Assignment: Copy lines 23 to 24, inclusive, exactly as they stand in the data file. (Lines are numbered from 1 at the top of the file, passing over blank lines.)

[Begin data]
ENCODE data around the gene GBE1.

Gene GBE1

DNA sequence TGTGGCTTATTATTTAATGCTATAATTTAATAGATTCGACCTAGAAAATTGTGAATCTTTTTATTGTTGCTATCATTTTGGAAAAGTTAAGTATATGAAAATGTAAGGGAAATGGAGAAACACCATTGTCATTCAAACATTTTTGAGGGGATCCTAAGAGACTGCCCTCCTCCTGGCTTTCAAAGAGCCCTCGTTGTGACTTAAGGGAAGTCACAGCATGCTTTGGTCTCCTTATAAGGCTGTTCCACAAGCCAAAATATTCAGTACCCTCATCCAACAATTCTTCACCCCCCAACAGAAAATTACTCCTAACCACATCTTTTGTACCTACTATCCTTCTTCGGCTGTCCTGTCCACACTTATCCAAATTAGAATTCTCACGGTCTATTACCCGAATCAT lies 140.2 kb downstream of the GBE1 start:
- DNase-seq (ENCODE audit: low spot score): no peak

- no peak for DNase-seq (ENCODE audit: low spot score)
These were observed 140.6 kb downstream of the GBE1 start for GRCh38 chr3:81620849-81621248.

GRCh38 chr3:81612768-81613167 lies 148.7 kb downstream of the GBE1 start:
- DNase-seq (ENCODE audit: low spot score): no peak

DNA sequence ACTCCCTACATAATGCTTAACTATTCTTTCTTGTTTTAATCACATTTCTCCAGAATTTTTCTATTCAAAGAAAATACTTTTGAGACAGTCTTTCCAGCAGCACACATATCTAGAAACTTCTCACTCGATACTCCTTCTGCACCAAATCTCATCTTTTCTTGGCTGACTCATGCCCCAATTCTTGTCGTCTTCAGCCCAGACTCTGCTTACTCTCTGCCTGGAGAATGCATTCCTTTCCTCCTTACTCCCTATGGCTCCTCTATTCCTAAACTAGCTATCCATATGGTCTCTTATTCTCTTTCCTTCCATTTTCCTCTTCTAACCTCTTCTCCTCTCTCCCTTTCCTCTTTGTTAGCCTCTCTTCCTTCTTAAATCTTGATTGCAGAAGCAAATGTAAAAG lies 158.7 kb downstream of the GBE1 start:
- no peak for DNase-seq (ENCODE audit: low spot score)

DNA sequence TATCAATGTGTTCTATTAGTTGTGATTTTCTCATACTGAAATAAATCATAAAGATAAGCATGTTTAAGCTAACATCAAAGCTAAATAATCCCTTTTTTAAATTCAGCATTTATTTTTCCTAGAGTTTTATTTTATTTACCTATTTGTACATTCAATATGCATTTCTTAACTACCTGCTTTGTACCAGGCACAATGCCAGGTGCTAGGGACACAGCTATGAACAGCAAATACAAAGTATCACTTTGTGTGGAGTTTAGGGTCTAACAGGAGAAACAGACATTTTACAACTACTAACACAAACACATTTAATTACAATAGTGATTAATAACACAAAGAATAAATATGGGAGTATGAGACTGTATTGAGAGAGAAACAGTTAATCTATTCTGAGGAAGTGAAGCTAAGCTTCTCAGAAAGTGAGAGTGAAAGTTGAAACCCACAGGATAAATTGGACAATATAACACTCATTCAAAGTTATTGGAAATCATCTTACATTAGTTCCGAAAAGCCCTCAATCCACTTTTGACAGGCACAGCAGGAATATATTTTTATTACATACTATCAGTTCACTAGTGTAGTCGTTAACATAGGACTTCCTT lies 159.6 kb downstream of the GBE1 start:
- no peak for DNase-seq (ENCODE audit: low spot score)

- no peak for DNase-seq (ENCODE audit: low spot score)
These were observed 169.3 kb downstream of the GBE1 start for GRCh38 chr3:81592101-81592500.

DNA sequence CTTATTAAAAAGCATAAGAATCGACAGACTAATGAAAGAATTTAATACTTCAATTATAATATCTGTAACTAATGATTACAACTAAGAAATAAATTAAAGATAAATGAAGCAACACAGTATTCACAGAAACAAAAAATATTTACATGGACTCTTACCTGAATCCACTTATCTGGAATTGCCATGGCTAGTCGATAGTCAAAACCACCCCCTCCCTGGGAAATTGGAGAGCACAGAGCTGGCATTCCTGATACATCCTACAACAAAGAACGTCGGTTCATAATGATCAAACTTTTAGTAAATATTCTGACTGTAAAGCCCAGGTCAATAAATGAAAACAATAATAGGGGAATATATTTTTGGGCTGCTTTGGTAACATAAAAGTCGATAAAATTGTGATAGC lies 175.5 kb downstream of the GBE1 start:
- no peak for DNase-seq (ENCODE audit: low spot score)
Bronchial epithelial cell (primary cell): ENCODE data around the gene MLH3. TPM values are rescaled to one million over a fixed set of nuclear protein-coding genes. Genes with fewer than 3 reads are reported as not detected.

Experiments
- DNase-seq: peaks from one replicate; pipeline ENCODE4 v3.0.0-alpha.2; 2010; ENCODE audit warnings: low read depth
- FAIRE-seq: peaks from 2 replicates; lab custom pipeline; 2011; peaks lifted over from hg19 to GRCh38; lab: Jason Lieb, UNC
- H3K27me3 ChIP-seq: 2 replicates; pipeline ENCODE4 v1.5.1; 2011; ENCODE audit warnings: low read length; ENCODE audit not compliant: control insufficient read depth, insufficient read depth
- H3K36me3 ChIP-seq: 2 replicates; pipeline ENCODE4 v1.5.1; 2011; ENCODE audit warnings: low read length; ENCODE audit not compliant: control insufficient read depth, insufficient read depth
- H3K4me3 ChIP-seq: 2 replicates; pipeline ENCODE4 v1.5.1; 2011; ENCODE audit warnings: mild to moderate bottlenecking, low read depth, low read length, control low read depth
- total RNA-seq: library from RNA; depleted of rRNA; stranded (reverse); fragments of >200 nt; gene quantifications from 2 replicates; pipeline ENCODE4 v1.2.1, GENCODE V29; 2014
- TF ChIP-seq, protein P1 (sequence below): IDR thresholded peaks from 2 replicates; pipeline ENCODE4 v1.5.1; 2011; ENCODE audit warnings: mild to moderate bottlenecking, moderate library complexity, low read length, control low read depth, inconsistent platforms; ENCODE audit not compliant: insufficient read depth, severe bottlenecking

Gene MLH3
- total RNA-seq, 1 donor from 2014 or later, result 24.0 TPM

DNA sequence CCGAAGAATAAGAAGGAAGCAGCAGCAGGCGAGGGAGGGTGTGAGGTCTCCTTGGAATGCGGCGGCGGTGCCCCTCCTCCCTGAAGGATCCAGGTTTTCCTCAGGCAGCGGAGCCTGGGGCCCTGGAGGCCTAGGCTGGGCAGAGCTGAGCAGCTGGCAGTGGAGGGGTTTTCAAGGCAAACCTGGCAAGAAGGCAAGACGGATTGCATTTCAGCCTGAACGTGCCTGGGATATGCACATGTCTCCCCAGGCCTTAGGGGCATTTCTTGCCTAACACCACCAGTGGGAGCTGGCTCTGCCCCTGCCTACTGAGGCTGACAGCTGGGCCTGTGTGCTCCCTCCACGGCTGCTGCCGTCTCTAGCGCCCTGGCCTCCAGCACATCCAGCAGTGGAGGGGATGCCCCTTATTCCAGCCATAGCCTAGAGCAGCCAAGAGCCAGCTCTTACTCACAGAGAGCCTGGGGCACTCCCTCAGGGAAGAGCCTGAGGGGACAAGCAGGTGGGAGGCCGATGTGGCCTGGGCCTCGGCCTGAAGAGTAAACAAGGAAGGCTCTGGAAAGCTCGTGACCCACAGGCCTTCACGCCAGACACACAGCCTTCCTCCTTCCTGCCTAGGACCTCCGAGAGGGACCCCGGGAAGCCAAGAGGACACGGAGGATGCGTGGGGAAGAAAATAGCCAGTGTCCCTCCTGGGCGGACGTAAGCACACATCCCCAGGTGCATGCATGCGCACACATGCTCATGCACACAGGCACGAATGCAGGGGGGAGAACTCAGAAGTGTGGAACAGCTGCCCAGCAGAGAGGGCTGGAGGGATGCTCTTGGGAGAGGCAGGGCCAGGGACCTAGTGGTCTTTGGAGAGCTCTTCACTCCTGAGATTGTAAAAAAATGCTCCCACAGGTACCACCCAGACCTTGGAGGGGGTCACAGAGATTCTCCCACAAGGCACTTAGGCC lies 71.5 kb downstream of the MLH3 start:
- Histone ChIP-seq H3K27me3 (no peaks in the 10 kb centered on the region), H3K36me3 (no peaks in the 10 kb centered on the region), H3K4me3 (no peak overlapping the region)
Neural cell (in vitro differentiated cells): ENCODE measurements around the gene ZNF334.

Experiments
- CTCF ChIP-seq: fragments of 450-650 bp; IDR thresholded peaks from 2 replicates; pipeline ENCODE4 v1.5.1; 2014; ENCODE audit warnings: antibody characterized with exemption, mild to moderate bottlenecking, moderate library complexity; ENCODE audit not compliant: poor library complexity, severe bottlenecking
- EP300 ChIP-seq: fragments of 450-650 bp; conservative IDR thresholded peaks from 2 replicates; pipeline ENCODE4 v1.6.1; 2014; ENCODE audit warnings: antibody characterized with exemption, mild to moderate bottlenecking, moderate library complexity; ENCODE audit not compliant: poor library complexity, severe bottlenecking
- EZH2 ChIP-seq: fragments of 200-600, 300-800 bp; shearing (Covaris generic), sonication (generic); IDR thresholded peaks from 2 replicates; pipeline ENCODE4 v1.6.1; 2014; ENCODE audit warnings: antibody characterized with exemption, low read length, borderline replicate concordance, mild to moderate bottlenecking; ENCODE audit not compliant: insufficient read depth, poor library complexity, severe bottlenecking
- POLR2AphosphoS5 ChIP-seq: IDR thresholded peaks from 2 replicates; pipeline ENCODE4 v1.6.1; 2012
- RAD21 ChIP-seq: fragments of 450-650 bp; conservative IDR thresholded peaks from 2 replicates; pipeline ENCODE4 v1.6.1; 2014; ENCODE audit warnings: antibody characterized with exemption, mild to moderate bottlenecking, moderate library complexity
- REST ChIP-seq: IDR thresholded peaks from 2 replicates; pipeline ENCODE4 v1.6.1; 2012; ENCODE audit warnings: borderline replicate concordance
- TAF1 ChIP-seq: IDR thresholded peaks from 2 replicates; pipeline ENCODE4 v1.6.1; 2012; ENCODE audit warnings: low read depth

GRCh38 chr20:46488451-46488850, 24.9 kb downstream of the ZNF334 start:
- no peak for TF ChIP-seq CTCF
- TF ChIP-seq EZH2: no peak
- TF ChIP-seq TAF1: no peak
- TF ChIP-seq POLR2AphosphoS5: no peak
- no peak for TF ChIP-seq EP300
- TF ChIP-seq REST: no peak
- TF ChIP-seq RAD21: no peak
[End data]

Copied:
- H3K4me3 ChIP-seq: 2 replicates; pipeline ENCODE4 v1.5.1; 2011; ENCODE audit warnings: mild to moderate bottlenecking, low read depth, low read length, control low read depth
- total RNA-seq: library from RNA; depleted of rRNA; stranded (reverse); fragments of >200 nt; gene quantifications from 2 replicates; pipeline ENCODE4 v1.2.1, GENCODE V29; 2014